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New Wardrobe Brings Freedom to Women in Swat

New Wardrobe Brings Freedom to Women in Swat

Author: Sabrina Tavernise
Publication: The New York Times
Date: September 22, 2009

When the Taliban took control here in February and forced women into burqas, an epidemic of clumsiness swept this city. Women began banging into lamp posts. Nurses fumbled needles. Many simply stopped going out altogether.

Now the Taliban are mostly gone, driven out by a military operation this summer, and the women of this northern Pakistani city, the largest in the Swat Valley, are returning to public life. Teachers are back at work, maids are commuting to jobs across town and nurses are giving injections without having to squint through a coarse layer of netting.

People here still worry that the war could return anytime. Last month, a suicide bomber killed 15 police officers at the central police station here. But for now, at least, women are feeling steady on their feet, a cautious vote of confidence in security here by society's most vulnerable.

"When the Taliban fled, our burqas went with them," said Shahin Begum, 40, an elementary school teacher, who returned to work on Aug. 1.

Women were the main targets of the Taliban's morals police, and once that rigid rule was imposed their lives froze. They were barred from going to traditional women's shopping areas, and anyone who worked in a public place, including hospitals, was required to wear a burqa, a sacklike, head-to-toe garment with netting over the eyes.

The burqa is traditional for many women in tribal, conservative western Pakistan. But here in the Swat Valley and its ethnically mixed hill towns north of the capital, Islamabad, women are relatively more open, and for many the outfit felt clumsy and confining.

"I felt like I was out of air," said Zaida Bibi, a maid in a green shawl with flowers.

Now, she said, it still feels like a delicious act of revenge to walk into Cheena Market, a maze of glittering glass stalls full of cosmetics, dresses and shoes that was forbidden under the Taliban, where she was shopping Sunday.

"It's a free, light feeling," she said as she chose gifts for Id al-Fitr, a major Muslim holiday, which was celebrated this week.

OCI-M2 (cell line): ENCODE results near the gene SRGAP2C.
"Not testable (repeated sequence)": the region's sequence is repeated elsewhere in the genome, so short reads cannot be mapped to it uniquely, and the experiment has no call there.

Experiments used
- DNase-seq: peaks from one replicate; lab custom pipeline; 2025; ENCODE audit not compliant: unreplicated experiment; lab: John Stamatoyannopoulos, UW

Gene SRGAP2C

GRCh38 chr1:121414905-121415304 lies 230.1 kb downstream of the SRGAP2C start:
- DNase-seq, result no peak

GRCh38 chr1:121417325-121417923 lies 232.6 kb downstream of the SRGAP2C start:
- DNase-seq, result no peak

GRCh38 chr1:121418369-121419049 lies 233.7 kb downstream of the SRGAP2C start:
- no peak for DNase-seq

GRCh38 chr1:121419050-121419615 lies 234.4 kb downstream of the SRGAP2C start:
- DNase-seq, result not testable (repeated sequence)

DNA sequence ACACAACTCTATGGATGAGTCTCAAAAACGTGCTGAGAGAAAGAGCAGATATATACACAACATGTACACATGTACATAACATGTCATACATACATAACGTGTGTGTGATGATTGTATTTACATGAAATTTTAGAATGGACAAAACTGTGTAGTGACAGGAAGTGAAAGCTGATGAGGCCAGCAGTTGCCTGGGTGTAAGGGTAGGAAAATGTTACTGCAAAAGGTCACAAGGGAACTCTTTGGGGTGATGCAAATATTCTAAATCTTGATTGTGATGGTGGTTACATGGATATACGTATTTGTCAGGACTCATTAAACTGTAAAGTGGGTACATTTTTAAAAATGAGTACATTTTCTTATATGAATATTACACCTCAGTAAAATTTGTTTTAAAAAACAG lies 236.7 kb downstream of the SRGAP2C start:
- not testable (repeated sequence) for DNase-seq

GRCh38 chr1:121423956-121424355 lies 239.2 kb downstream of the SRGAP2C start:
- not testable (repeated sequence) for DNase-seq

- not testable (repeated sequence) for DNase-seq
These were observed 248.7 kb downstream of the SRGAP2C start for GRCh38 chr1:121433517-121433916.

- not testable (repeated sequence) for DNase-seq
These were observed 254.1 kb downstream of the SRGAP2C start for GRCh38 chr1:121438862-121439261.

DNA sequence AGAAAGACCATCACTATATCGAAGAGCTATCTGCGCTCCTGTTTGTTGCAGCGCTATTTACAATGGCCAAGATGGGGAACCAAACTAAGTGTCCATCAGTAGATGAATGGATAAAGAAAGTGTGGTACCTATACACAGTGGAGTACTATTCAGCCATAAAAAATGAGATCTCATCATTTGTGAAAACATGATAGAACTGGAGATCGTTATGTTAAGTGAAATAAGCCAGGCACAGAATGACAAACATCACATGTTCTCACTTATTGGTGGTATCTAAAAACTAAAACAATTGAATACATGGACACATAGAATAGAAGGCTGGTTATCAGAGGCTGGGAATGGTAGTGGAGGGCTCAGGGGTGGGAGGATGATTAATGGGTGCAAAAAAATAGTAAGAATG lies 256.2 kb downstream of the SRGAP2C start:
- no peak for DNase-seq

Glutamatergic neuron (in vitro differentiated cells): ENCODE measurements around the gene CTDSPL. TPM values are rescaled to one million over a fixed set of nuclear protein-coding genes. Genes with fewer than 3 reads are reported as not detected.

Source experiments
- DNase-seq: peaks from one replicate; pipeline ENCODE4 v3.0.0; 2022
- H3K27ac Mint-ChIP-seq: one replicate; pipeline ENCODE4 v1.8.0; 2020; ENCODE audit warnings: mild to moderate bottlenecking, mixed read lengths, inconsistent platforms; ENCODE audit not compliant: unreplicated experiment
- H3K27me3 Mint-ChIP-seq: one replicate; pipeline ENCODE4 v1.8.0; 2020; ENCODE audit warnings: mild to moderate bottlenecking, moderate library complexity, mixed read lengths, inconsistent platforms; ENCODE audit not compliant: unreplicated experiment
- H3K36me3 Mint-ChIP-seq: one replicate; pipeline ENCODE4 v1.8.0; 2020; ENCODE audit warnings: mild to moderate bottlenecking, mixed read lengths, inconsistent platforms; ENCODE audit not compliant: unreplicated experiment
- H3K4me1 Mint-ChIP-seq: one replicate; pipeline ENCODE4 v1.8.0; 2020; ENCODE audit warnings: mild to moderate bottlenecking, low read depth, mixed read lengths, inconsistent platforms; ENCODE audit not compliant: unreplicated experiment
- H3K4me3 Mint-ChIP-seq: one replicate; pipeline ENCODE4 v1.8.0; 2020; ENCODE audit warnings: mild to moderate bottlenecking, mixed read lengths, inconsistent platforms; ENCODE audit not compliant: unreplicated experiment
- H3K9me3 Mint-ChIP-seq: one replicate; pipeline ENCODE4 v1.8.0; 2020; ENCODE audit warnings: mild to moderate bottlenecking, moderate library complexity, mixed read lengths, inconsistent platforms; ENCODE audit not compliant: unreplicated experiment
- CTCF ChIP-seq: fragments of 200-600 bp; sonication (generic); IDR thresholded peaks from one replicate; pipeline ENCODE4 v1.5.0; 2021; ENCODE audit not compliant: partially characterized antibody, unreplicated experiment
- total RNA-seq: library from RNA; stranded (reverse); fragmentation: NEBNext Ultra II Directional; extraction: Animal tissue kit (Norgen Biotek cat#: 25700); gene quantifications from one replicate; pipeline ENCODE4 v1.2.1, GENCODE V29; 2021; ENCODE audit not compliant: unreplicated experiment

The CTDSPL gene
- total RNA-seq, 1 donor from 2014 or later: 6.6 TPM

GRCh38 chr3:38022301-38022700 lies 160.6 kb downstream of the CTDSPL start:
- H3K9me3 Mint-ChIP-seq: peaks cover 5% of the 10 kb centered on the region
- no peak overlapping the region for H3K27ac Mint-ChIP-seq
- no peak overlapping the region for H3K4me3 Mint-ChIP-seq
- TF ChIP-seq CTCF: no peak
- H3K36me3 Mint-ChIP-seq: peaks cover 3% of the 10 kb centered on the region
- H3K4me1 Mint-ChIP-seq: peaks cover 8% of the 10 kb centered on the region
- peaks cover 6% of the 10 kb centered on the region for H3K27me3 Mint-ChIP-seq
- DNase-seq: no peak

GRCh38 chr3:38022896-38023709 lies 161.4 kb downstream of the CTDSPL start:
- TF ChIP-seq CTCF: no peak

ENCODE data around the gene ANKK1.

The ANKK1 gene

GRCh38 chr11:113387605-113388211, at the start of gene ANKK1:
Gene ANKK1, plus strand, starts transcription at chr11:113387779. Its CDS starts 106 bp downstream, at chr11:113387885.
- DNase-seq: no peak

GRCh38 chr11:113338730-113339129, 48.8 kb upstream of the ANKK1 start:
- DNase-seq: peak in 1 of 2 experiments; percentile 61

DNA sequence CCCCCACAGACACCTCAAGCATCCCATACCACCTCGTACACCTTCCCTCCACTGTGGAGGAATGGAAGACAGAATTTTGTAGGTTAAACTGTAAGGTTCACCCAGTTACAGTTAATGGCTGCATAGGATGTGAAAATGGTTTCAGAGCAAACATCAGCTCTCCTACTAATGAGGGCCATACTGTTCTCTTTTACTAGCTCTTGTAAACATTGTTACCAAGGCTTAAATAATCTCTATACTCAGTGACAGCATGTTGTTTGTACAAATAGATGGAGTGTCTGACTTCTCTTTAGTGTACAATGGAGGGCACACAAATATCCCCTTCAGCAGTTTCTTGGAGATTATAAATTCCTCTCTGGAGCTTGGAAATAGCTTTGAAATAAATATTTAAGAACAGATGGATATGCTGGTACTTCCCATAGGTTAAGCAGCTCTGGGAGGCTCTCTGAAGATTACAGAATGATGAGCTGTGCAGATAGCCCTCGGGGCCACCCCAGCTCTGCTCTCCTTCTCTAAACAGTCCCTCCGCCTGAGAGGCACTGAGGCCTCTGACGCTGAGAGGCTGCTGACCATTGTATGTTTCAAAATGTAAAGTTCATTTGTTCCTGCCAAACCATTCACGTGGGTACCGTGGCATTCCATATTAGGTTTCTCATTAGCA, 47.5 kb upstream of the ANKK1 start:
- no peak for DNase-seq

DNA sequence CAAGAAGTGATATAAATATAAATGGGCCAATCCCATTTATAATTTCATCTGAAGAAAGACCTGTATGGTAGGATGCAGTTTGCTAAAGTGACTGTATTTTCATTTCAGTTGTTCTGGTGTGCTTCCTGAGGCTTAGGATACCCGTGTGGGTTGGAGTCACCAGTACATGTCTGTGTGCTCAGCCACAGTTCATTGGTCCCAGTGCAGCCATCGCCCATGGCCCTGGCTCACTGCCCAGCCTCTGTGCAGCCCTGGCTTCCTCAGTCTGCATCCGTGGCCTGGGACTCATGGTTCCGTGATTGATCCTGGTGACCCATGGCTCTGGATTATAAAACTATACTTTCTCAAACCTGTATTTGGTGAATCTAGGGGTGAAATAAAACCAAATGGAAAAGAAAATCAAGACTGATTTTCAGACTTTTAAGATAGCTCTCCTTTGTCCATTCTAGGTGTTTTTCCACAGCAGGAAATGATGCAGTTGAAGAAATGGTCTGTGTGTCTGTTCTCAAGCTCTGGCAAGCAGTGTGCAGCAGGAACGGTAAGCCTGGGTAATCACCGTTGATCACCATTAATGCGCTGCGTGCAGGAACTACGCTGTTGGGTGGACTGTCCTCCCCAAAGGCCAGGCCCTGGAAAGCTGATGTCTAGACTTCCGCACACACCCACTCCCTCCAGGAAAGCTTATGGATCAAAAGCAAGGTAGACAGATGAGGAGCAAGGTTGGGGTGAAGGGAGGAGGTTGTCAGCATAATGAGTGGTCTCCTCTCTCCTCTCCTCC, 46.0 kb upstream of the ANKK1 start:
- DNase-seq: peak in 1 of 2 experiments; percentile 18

For many women here, after nearly two years of twisting themselves into strange shapes to survive, returning to work is its own form of protest. Asia Habib, 28, left a job in Peshawar, the regional capital, to return to her nursing position in a private hospital in Mingora in July. She remembers arguing with a Taliban fighter who threatened her when she refused to buy him medicine. What was worse, she had to wear a burqa to treat him.

"I had two jobs - managing the burqa and treating the patient," said Ms. Habib, wearing a white shawl. "You wanted to weep but you couldn't even do that in front of them."

The burqa was not the worst of women's troubles, but it was one of the most public displays of what the Taliban wanted of women - that they disappear. At first many women changed to a Persian Gulf niqab, with a slit for the eyes. But that was not enough for the Taliban, so the Afghanistan ghost style became mandatory.

"That's when we started falling down," said Shahi Begum, a 45-year-old primary school teacher. Like horses with blinders on, women lost their peripheral vision. Climbing into rickshaws became treacherous, as women gathered billowing material to sit in a small space. "Legs in one direction, hands in another," Ms. Begum said.

Sharisa Rehman, a teacher who returned to her job at the Sangota Girls School on Aug. 3, said she still had difficulty thinking about the time she spent under Taliban rule. "I was bound like a prisoner," she said.

Her postcommute changing routine out of her burqa reminded her of a superhero. "Like Spider-Man," she said.

Nearly all her students have returned, she said, despite coming from affluent families who had migrated to larger, safer Pakistani cities. That ratio is much lower in rural areas of Swat.

Taliban rule left people here poorer. As girls schools began to close, Ms. Bibi's work cleaning them dried up, and she could no longer risk traveling to work in private homes. Her children's shoes grew tight. Her daughter was separated from her baby long enough that she stopped lactating, and finding the money to buy milk became a daily struggle.

"Life was strangled," she said, adding, "we hated them."

That life seems far away now. People take pleasure in once mundane things that disappeared under the Taliban, like traffic and TV. The Swat Cinema held its second screening in two years on Monday; so many people were clamoring to see the Pashtun shoot 'em-up that three more shows were added.

Mingora may seem normal now, but the social ills that fueled militancy are unchanged. Young men in the rural parts of the valley, where the insurgency began, are still unemployed. The Taliban remains a formidable force in other areas of western Pakistan, and the government has yet to fill the vacuum they left in Swat.

"Just because there's no Taliban, doesn't mean the problem is gone," said Sher Yar, a businessman waiting in line for a haircut. "No practical steps have been taken for people to have faith in the government."

Ms. Begum, the elementary school teacher, said she believed that the Taliban gave false messages to young people, including that Islam required women's faces to be covered. But in a measure of how wary she still is, Ms. Begum said she would not speak of this in her classroom, for fear that her remarks might bring trouble.

Ms. Rehman, the private school teacher, used her burqa to express her doubts. "It's still hanging in my room, ready to wear," she said.

Irfan Ashraf and Jason Tanner contributed reporting from Mingora.

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